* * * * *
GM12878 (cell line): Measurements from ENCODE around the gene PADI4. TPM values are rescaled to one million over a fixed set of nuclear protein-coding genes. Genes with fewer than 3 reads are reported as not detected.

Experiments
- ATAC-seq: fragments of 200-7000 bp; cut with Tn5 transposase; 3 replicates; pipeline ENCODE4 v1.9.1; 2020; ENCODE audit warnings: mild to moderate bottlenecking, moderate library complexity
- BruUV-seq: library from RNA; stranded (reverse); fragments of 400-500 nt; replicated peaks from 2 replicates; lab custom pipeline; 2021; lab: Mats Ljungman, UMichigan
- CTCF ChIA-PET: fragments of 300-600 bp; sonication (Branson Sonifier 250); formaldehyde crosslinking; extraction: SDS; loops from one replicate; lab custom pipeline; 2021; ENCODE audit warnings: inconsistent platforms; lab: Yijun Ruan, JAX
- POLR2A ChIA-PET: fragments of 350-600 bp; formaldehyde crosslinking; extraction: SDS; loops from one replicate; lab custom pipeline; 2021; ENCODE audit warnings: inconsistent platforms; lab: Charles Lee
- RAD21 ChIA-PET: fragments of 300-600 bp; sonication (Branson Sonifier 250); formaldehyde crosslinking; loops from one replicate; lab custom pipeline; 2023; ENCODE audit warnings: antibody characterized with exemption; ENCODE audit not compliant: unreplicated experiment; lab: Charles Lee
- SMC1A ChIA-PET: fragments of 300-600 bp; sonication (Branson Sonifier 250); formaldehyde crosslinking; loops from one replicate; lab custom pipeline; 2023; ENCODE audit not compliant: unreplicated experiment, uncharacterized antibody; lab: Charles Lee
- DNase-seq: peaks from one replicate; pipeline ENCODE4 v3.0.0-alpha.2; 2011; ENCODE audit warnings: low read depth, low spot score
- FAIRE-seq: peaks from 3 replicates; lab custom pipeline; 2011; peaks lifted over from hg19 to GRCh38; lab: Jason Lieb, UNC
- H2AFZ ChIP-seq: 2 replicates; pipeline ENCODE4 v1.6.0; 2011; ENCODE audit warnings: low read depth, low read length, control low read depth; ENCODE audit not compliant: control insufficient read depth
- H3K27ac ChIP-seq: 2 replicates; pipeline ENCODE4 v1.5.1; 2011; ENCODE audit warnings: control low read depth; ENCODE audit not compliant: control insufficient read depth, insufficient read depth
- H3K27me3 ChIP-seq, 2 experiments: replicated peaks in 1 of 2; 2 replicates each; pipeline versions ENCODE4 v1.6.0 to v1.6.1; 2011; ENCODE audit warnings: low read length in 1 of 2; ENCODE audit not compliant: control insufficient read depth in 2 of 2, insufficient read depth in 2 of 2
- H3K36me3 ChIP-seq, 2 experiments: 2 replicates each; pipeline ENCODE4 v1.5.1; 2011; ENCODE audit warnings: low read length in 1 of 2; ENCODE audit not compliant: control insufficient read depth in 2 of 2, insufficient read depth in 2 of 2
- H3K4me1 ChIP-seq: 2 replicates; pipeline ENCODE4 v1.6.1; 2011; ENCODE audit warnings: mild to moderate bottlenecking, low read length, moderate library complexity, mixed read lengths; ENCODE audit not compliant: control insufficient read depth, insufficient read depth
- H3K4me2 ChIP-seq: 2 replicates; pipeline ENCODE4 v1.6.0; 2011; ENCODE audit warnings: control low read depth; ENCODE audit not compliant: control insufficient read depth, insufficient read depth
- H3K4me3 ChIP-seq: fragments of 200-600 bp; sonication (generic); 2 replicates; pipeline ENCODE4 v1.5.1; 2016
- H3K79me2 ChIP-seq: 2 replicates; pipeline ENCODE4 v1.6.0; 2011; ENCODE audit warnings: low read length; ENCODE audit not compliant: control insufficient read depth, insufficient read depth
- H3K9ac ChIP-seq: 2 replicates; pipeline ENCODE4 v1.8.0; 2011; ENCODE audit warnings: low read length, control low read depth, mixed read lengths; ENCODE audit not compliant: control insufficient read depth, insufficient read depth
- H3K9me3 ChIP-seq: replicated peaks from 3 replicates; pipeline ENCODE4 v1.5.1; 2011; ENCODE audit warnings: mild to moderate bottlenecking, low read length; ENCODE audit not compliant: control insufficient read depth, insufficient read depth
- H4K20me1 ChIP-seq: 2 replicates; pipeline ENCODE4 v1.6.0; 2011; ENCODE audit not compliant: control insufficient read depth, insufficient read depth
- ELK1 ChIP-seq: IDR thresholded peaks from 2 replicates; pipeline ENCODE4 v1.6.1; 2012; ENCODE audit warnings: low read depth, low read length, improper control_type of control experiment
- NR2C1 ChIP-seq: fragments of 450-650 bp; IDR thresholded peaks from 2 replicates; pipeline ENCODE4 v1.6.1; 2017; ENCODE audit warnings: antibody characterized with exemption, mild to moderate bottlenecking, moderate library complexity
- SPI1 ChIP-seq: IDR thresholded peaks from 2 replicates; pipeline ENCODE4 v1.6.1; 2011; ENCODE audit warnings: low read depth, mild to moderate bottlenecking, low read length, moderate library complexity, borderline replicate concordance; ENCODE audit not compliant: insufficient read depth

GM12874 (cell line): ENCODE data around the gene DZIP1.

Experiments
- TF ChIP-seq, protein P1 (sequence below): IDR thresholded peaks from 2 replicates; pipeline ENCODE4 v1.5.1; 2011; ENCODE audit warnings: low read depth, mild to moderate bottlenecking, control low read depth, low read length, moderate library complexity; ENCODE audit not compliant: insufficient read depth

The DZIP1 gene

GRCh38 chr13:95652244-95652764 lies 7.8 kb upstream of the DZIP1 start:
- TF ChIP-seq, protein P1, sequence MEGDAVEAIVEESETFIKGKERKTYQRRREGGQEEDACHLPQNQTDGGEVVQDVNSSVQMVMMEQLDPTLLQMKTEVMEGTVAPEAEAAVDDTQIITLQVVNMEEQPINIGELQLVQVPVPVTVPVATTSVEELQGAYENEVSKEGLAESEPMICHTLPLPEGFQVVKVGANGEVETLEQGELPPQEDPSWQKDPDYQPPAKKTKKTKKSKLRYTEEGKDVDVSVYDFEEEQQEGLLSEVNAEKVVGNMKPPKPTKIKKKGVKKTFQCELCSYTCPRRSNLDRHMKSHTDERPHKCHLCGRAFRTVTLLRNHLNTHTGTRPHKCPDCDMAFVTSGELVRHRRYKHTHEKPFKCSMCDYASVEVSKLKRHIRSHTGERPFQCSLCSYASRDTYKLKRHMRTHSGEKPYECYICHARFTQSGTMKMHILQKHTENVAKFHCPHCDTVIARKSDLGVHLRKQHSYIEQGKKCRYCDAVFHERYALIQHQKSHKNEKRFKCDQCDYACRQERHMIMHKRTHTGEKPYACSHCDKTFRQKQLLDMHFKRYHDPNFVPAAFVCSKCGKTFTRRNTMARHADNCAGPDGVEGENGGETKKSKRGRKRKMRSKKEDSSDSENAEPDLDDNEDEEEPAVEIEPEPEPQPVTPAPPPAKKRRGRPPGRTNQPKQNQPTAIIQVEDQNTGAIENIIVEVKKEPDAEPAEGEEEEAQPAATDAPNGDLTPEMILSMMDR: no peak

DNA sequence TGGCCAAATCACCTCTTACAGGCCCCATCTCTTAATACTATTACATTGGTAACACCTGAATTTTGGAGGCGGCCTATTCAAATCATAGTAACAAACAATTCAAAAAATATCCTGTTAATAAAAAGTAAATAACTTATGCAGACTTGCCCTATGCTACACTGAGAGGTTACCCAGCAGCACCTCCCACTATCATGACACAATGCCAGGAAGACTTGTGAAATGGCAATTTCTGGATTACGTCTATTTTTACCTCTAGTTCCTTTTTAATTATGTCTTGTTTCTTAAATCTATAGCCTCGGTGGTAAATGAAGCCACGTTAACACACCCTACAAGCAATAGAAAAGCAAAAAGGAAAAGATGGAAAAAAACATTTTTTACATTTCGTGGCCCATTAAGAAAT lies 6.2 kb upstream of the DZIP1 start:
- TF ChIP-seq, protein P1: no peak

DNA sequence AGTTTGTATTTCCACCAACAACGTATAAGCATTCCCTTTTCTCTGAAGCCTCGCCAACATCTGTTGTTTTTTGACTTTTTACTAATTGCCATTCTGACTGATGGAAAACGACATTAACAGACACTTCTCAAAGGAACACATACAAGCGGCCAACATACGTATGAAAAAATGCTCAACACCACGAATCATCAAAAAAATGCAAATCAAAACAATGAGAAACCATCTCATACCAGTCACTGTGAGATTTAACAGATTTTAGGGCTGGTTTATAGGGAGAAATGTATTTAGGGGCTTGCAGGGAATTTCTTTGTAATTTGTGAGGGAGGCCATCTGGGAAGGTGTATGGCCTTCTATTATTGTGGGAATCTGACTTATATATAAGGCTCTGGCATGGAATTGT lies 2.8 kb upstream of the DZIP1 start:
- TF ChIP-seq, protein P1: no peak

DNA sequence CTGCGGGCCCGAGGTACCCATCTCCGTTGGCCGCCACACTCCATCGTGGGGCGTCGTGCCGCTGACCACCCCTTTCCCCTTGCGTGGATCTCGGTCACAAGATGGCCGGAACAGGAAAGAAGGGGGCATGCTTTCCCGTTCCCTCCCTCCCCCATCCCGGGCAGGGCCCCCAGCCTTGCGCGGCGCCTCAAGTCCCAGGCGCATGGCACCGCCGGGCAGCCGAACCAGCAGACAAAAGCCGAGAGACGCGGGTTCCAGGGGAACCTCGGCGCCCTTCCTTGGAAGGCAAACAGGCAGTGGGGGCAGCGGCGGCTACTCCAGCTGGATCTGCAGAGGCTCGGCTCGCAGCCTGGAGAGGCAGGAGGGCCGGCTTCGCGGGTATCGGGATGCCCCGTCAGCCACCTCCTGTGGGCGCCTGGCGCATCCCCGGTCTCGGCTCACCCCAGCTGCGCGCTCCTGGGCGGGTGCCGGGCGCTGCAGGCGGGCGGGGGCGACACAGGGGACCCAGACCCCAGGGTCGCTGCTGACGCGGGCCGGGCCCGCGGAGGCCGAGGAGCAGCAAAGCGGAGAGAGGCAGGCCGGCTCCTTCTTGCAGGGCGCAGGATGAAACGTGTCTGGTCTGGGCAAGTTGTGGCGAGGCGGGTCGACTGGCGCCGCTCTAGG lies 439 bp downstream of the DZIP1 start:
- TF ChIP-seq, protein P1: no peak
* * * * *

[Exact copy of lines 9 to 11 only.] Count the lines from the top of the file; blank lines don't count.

- DNase-seq: peaks from one replicate; pipeline ENCODE4 v3.0.0-alpha.2; 2011; ENCODE audit warnings: low read depth, low spot score
- FAIRE-seq: peaks from 3 replicates; lab custom pipeline; 2011; peaks lifted over from hg19 to GRCh38; lab: Jason Lieb, UNC
- H2AFZ ChIP-seq: 2 replicates; pipeline ENCODE4 v1.6.0; 2011; ENCODE audit warnings: low read depth, low read length, control low read depth; ENCODE audit not compliant: control insufficient read depth